When in doubt, by all means just be explicit. I have in the past had lines like "Expert in C++, competent in Python, some knowledge of Java" on my resume.

Outside of the skills section, list everything you've used, even if you only have passing knowledge. If you say "six week project using JavaScript", I'm not going to assume you are an expert as long as it doesn't come out in the interview that it was "six week project sitting next to a guy who used JavaScript". The sad truth is that many HR departments use keyword matching and will happily reject people who don't match. Sometimes you need to just make sure the keyword is there to get the resume in front of the eyes of someone who knows technology.

Just make sure you keep it honest, because the absolute worst thing that can happen in an interview is for the interviewer to get the impression that your resume is inflated. It will call into question all that you do know. Much better to be completely honest. We've hired many people who said "I don't know" in interviews, but no one who tried to bluff their way through with claims of knowledge that they didn't have.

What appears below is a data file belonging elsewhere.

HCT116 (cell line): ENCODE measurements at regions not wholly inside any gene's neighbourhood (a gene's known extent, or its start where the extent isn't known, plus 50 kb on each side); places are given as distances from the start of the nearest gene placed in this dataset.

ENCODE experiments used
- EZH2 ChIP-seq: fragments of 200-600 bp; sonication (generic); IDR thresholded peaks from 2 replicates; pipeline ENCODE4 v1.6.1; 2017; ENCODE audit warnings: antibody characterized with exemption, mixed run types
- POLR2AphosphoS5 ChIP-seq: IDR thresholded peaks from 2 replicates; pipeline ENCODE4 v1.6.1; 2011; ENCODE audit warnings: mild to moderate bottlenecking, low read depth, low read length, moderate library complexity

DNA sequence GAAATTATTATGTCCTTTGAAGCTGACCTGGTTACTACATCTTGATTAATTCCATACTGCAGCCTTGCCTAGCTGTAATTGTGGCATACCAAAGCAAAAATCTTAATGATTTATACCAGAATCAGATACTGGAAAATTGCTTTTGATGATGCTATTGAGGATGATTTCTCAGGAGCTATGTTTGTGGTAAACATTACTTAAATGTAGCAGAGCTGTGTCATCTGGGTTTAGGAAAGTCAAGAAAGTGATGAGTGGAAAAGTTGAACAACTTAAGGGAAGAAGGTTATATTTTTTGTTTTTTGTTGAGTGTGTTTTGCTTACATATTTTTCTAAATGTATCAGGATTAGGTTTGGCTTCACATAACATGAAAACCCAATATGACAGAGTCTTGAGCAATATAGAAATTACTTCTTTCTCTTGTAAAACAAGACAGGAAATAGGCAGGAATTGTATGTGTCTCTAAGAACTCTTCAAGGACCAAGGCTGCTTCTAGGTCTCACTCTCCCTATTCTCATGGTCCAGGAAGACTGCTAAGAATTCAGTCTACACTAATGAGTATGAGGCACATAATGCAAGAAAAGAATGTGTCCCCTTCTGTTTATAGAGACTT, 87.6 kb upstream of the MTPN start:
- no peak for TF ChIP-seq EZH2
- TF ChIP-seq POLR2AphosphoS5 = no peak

30

When teaching students how to craft the resume and cover letter, I first remind students that when they are applying to student-level or entry-level positions, the hiring manager assumes a lack of working experience and little familiarity with the professional aspects of the career (in this case, depth of knowledge of programming languages).

As a rule, first remember where you are positioning yourself, and understand the expectations at that level. Then, when you list (and do just list in bullet form) your programming language experience, list the ones that you are comfortable walking in the door and using from day one, to complete the tasks and responsibilities required of an entry-level employee. It is also not unreasonable for a student to list number of years of working in the language, to make it even more clear (e.g. "C#.Net - less than a year; JavaScript - 1 year; etc).